Final Week: Shell Bread

Above: Detail from Josefa de Ayala's Still life with cakes, c. 1660-1670. From the collection of the Museu de Évora. 

Above: Detail from Josefa de Ayala's Still life with cakes, c. 1660-1670. From the collection of the Museu de Évora. 

It’s the last week of this year’s Great Colonial Cookoff (where did the summer go?) and we’re ending the season with a recipe, I think, will be a real winner ... Shell Bread. 

Shell bread isn’t actually bread, but little shell-shaped cakes. The original recipe comes from John Murrell’s A Daily Exercise for Ladies and Gentlewomen, first published in 1617, and goes like this:

To make shell bread.
Beate a quarter of a pound of double refined Sugar, cearse it with two or three spoonefulls of the finest, the youlkes of three new laid egs, and the white of one, beate all this together in with two or three spoonefulls of sweete creame, a graine of muske, a thimble full of the powder of a dried Lemond, and a little Annise-seede beaten and cearsed, and a little Rose-water, then baste Muskle-shells with sweete butter, as thinne as you can lay it on with a feather, fill your shells with the batter and lay them on a gridiron or a lattise of wickers into the ouen, and bake them, and take them out of the shells, and ise them with Rose-water & Sugar. It is a delicate bread, some call it the Italian Mushle, if you keepe them any long time, then alwaies in wet weather put them in your ouen.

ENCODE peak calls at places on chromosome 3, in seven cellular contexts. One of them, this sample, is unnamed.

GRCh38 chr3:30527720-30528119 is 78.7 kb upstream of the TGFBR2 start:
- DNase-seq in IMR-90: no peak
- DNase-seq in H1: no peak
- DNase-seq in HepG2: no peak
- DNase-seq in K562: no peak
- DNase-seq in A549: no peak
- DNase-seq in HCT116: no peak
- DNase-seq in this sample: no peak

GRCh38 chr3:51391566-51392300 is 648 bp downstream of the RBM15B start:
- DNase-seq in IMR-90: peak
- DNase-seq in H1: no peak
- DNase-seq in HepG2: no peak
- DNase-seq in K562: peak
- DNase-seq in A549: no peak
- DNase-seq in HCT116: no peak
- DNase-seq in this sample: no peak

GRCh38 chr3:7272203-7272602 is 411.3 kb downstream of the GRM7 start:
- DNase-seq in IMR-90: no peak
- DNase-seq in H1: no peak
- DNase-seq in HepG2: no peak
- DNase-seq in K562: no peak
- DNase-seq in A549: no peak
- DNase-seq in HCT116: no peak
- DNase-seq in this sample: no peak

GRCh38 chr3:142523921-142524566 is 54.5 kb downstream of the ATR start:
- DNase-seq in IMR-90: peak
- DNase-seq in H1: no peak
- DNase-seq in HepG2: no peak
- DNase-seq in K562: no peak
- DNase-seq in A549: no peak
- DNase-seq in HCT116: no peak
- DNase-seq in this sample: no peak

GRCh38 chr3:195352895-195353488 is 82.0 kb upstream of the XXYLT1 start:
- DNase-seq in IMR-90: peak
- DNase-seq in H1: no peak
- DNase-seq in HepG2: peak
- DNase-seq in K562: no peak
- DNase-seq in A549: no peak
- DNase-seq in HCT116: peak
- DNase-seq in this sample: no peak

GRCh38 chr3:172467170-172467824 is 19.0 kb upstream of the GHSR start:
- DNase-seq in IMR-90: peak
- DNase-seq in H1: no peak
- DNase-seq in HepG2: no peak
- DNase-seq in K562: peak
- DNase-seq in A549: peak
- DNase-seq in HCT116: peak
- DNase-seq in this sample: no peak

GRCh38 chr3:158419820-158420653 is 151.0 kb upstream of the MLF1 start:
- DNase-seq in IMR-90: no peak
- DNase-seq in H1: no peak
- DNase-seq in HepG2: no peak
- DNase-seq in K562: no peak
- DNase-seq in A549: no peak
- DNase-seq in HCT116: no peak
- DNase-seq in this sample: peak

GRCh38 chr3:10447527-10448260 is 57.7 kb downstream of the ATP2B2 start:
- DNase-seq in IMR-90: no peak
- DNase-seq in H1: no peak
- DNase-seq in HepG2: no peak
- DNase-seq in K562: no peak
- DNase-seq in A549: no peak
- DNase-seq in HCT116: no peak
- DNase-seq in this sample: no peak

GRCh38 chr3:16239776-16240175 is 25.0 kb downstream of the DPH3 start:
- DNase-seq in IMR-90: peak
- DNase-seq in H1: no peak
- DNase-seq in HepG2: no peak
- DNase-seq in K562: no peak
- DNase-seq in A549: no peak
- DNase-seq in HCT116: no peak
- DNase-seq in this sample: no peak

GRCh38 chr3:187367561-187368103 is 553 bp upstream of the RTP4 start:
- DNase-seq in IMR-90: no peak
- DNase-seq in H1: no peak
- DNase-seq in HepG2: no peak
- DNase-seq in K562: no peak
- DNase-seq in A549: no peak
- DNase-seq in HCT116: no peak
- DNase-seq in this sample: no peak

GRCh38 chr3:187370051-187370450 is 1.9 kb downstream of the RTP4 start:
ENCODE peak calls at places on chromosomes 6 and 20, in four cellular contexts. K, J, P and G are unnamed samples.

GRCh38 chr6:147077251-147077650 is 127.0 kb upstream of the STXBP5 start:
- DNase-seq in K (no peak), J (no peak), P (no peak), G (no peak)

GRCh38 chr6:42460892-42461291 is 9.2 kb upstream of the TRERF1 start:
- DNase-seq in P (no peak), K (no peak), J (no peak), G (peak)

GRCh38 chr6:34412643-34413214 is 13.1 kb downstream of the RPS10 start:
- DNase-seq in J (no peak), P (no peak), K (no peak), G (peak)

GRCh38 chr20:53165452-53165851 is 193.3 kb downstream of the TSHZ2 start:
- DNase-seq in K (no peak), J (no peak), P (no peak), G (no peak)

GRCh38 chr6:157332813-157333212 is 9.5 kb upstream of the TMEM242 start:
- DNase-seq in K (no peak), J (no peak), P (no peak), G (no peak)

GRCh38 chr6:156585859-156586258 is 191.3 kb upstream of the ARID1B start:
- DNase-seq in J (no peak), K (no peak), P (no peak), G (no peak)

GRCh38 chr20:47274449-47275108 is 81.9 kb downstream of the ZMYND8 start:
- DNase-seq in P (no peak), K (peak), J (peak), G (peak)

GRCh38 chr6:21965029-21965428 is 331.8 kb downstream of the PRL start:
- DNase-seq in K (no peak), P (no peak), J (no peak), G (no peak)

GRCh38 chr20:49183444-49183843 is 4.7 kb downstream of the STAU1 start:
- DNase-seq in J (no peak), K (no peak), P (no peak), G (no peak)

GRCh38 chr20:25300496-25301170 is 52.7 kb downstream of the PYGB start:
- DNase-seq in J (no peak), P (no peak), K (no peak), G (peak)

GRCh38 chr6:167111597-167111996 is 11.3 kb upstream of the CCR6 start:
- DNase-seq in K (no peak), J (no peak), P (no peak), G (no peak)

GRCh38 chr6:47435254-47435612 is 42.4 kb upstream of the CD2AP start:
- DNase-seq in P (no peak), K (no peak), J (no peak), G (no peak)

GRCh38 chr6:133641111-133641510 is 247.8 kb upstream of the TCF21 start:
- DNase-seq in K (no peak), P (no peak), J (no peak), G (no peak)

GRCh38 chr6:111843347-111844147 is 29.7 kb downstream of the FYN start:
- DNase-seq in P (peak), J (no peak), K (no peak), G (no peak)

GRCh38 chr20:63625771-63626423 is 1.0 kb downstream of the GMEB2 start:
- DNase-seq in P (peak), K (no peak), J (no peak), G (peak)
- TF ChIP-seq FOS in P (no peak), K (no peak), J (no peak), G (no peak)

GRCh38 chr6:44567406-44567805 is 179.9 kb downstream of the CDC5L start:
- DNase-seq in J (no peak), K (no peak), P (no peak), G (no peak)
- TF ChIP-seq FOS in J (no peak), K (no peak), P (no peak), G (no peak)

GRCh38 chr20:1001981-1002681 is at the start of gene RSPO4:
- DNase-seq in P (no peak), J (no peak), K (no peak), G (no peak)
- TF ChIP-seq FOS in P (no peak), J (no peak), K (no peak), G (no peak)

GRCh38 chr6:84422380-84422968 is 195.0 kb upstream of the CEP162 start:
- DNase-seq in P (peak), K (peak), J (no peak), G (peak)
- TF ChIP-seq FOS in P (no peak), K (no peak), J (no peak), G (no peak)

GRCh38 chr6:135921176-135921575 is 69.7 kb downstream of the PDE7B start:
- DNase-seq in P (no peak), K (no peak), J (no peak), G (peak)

And here’s our first kick at a modern version, adapted from Terry Breverton’s The Tudor Kitchen: What the Tudors Ate and Drank (2015)

Cakes

125 grams (1/2 cup)  sugar
2 tablespoons flour (plus extra for dusting shells)
1 whole egg
2 egg yolks
3 tablespoons whipping cream
grated rind of 1 lemon
1 teaspoon rose water
pinch of aniseed
3 tablespoons butter

Glaze

1/4 cup powdered sugar
1/8 teaspoon rosewater
1 1/2 tablespoons whipping cream

  • Melt the butter in a small saucepan. If you’re feeling brave, try to toast the butter slightly by letting it bubble away until it smells toasty and just begins to change colour. Watch it like a hawk. Theres a fine line between toasted butter and burnt butter! Set the melted butter aside. 
  • Prepare the dry and wet ingredients in separate bowls. In a medium bowl, whisk together the sugar, 2 tablespoons of flour and aniseed. In a medium bowl, whisk the egg, egg yolks, whipping cream and rose water until the eggs are frothy.
  • Add the wet mixture to the dry mixture. Stir until just combined. Try not to overmix. Cover the bowl with a plate or plastic wrap and pop it in the fridge while you prepare the mussel shells.
  • Prepare the mussel shells. Add 1 tablespoon of flour to the melted butter and stir to combine. With a pastry brush, brush the interiors of the shells with the butter-flour mixture so that they are well coated. Place the shells in the freezer for at least an hour (Note: you can cool the shells and batter anywhere from an hour to overnight).
  • Bake the cakes. Preheat the oven to 350 F.  Place the mussel shells on a baking tray (for easy handling). Spoon the cool batter into the mussel shells. Depending on the size of your shells, bake for between 10 - 20 minutes, or until the tops of the cakes are beginning to turn light golden.
  • Cool the cakes. Remove the shell cakes from the oven and let cool for a couple minutes. Then, with a fork, gently loosen the cakes from their shells and tip them out onto a cooling rack or tea towel. 
  • Make the Glaze. Mix powdered sugar, rosewater and 1 1/2 tablespoons of cream until smooth. Spread glaze over cooled cakes.

Here in Newfoundland, Mussel shells are pretty easy to come by, but we’re thinking a madeleine pan would be an excellent alternative. 

Remember, post a photo of your shell cakes on the Colony’s Facebook page and you’ll be automatically entered into this week’s prize draw. Deadline for posting is Midnight, Thursday, September 8, 2016